7. Finally, substantial evidence supports the damage award. Current medical bills of $179,785.93 were not disputed. Doctors Hospital asserted a bill against Czubinsky for $142,494. Uncontradicted expert testimony established home care for Czubinsky would be in excess of $60,000 per year; her life expectancy was a maximum of 12 years. Wage losses of $8,000 per year for 12 years were requested with no factor for inflation included. There were no estimates for future medical emergencies included in the figure. This evidence is substantial and more than sufficient to warrant the unanimous jury award.

From the foregoing evidence, the jury could rationally conclude it was the entire staff's duty to monitor a patient for postoperative complications. The registered nurse assigned to Czubinsky's OR had a duty to remain with her until she was transferred to the recovery room. The jury could properly conclude it was a breach of duty, negligence, for the nurse to leave the unconscious patient's side.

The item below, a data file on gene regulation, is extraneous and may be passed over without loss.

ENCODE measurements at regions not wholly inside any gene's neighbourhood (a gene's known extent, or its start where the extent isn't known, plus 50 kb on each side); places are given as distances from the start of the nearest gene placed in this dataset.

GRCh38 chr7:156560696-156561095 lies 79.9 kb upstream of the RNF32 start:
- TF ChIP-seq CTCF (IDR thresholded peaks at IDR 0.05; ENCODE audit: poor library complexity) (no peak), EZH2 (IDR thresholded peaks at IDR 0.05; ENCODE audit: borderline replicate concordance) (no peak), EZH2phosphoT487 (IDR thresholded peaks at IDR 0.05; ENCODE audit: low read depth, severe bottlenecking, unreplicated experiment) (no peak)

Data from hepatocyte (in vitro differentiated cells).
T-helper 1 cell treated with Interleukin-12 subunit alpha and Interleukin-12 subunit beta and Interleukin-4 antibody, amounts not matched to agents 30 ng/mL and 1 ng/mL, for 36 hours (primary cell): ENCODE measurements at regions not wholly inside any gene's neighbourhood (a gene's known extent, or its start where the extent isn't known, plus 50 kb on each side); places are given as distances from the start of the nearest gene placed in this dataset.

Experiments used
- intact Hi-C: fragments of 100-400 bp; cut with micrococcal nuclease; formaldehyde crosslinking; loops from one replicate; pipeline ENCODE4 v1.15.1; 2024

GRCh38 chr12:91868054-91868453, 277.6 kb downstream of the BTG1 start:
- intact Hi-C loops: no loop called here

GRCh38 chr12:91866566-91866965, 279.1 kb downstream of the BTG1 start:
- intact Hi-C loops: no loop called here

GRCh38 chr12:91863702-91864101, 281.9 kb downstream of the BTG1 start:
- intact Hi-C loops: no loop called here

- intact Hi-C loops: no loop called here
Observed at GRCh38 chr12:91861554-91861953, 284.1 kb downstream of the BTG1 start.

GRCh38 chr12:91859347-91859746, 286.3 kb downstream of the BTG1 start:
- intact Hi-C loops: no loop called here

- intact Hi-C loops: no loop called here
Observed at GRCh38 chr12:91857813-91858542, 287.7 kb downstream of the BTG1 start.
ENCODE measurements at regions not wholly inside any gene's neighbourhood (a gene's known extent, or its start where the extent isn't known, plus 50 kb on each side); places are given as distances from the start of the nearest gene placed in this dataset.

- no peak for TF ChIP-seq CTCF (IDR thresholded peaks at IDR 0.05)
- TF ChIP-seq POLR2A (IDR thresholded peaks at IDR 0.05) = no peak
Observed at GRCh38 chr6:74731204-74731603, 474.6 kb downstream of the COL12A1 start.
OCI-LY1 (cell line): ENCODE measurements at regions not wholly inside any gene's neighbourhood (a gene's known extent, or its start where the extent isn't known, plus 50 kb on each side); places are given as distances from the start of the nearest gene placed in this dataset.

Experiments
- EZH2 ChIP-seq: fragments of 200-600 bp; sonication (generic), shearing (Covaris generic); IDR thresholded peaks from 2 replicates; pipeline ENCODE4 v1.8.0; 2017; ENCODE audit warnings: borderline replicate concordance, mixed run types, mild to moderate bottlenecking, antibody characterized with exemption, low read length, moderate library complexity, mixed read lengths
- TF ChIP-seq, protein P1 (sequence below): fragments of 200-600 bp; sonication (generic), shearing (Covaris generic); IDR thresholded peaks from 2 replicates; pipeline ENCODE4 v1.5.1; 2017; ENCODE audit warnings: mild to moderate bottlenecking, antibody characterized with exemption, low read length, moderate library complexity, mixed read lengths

The nurse's absence from the OR was a patent, proximate, efficient cause of Czubinsky's injuries. She was the second most skilled person present. Her presence and skill should have led to a prompt observation of the preliminary warning signs of vital function failures.

Had nurse Werner been present, she could have assisted the anesthesiologist with CPR while the OR technician went for help. Instead the anesthesiologist was left alone, in a hopeless ineffective attempt to resuscitate a patient in a rapidly deteriorating condition.

Failure of the hospital to provide adequate staff to assist the doctor in the immediate postoperative period was an act in dereliction of duty, a failure from which the result here — cardiac arrest and permanent brain damage — was a readily foreseeable result.

A jury could rationally conclude it was beneath the standard of care for the OR nurse to leave the patient for any period during this most critical time or for the technician to ignore the patient's vital signs while he cleaned up and inventoried his instruments.

(4) No expert opinion is required to prove the hospital's failure to provide an adequate number of trained, qualified personnel at the most critical time in postoperative care was negligent. This neglecting, abandoning and ignoring the patient was a prime reason why effective CPR was unavailable and therefore an immediate, direct, and effective cause of Czubinsky's brain damage.